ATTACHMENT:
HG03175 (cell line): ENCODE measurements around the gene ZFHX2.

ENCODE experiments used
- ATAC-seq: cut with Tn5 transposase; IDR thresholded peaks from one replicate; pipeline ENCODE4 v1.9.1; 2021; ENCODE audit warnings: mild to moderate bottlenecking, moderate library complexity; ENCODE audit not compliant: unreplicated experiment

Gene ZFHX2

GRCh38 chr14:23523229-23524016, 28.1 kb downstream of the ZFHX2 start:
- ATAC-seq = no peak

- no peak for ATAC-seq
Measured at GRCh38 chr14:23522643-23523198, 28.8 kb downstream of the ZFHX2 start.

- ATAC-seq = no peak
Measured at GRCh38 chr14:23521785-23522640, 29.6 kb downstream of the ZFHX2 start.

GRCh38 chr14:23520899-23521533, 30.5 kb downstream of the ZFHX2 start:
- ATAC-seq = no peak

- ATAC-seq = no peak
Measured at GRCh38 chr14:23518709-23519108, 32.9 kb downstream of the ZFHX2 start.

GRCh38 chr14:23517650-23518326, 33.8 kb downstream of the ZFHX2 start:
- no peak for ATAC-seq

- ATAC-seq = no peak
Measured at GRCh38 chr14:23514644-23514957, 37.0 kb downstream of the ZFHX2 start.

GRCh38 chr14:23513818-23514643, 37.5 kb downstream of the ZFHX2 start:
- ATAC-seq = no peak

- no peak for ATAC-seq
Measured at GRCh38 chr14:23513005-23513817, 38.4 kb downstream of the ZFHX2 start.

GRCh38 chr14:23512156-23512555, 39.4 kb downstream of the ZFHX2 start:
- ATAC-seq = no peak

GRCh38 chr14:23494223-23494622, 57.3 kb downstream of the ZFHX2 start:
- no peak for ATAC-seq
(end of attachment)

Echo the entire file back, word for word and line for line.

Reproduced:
HG03175 (cell line): ENCODE measurements around the gene ZFHX2.

ENCODE experiments used
- ATAC-seq: cut with Tn5 transposase; IDR thresholded peaks from one replicate; pipeline ENCODE4 v1.9.1; 2021; ENCODE audit warnings: mild to moderate bottlenecking, moderate library complexity; ENCODE audit not compliant: unreplicated experiment

Gene ZFHX2

GRCh38 chr14:23523229-23524016, 28.1 kb downstream of the ZFHX2 start:
- ATAC-seq = no peak

- no peak for ATAC-seq
Measured at GRCh38 chr14:23522643-23523198, 28.8 kb downstream of the ZFHX2 start.

- ATAC-seq = no peak
Measured at GRCh38 chr14:23521785-23522640, 29.6 kb downstream of the ZFHX2 start.

GRCh38 chr14:23520899-23521533, 30.5 kb downstream of the ZFHX2 start:
- ATAC-seq = no peak

- ATAC-seq = no peak
Measured at GRCh38 chr14:23518709-23519108, 32.9 kb downstream of the ZFHX2 start.

GRCh38 chr14:23517650-23518326, 33.8 kb downstream of the ZFHX2 start:
- no peak for ATAC-seq

- ATAC-seq = no peak
Measured at GRCh38 chr14:23514644-23514957, 37.0 kb downstream of the ZFHX2 start.

GRCh38 chr14:23513818-23514643, 37.5 kb downstream of the ZFHX2 start:
- ATAC-seq = no peak

- no peak for ATAC-seq
Measured at GRCh38 chr14:23513005-23513817, 38.4 kb downstream of the ZFHX2 start.

GRCh38 chr14:23512156-23512555, 39.4 kb downstream of the ZFHX2 start:
- ATAC-seq = no peak

GRCh38 chr14:23494223-23494622, 57.3 kb downstream of the ZFHX2 start:
- no peak for ATAC-seq